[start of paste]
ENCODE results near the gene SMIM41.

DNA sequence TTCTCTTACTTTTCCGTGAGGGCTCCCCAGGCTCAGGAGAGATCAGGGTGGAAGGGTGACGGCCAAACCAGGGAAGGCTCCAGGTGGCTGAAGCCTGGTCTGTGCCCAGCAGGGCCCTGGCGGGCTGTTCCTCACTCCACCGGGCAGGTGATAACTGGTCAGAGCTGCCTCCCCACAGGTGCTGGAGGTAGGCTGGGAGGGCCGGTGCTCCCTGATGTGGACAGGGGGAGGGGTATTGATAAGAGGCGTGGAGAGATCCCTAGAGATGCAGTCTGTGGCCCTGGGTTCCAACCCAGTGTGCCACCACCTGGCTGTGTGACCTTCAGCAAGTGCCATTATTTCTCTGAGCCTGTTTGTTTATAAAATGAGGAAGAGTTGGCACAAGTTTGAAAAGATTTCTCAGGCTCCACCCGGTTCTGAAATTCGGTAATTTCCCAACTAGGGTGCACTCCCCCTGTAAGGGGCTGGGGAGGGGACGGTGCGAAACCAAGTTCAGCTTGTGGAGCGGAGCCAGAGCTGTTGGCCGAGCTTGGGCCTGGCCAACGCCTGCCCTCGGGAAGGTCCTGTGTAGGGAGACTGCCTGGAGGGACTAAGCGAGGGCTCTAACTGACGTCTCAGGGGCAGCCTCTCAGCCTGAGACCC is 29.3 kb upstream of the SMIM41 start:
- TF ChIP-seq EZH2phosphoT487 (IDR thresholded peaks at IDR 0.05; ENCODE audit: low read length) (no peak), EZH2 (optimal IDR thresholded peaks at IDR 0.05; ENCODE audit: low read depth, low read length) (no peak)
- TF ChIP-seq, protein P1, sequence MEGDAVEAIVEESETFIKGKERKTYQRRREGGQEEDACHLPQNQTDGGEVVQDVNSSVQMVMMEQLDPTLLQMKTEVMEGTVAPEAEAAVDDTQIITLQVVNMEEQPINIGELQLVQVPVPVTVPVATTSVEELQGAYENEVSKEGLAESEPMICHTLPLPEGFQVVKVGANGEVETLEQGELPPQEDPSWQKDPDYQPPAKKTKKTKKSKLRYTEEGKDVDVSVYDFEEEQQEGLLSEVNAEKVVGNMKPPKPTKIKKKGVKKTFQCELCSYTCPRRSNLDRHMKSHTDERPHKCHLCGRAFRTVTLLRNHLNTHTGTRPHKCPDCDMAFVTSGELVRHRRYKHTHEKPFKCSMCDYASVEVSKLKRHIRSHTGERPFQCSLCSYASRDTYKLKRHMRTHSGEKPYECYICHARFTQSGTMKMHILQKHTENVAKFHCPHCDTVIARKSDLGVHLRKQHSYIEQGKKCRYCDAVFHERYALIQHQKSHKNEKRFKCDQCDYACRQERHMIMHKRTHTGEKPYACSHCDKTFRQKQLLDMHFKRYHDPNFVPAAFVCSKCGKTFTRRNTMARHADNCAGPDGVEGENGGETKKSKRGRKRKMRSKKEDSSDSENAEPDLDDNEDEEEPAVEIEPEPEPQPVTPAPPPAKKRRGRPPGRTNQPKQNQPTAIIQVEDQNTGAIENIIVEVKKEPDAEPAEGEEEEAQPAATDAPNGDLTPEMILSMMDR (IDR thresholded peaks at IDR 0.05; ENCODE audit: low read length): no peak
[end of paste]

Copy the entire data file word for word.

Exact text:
ENCODE results near the gene SMIM41.

DNA sequence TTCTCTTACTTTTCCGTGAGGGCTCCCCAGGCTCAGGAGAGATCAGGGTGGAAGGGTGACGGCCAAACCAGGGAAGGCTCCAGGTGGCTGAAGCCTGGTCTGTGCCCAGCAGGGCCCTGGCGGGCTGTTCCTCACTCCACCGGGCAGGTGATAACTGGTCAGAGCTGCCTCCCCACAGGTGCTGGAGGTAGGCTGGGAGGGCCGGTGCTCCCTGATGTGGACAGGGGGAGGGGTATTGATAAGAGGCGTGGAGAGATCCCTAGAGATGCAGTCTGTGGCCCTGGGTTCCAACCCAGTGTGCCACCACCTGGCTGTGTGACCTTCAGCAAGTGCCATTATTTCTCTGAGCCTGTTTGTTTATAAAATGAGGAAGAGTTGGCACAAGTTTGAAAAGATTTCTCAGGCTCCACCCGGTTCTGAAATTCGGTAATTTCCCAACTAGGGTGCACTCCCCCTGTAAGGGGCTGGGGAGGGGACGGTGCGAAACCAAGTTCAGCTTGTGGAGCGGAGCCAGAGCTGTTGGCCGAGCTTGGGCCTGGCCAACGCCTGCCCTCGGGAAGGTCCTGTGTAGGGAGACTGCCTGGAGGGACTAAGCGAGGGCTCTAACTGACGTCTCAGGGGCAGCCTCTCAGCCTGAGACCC is 29.3 kb upstream of the SMIM41 start:
- TF ChIP-seq EZH2phosphoT487 (IDR thresholded peaks at IDR 0.05; ENCODE audit: low read length) (no peak), EZH2 (optimal IDR thresholded peaks at IDR 0.05; ENCODE audit: low read depth, low read length) (no peak)
- TF ChIP-seq, protein P1, sequence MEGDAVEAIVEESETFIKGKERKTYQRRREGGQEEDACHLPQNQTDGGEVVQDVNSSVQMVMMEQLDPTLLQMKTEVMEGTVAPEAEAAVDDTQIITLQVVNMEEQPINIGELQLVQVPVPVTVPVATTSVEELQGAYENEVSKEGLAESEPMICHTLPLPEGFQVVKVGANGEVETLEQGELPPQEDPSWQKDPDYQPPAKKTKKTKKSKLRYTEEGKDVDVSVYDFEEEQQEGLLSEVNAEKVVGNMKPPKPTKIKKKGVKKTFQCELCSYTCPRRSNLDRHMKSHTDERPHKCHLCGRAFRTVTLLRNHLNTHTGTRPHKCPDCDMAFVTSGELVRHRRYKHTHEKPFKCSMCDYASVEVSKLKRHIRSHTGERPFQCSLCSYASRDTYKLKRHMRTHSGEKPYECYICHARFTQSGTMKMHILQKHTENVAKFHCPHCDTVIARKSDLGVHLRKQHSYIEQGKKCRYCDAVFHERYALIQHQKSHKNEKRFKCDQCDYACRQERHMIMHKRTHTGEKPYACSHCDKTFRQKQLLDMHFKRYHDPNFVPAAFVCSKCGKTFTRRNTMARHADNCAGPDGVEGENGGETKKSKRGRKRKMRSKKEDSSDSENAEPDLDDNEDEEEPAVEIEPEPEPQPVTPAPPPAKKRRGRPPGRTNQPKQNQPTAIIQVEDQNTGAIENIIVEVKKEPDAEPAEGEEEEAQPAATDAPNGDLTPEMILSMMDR (IDR thresholded peaks at IDR 0.05; ENCODE audit: low read length): no peak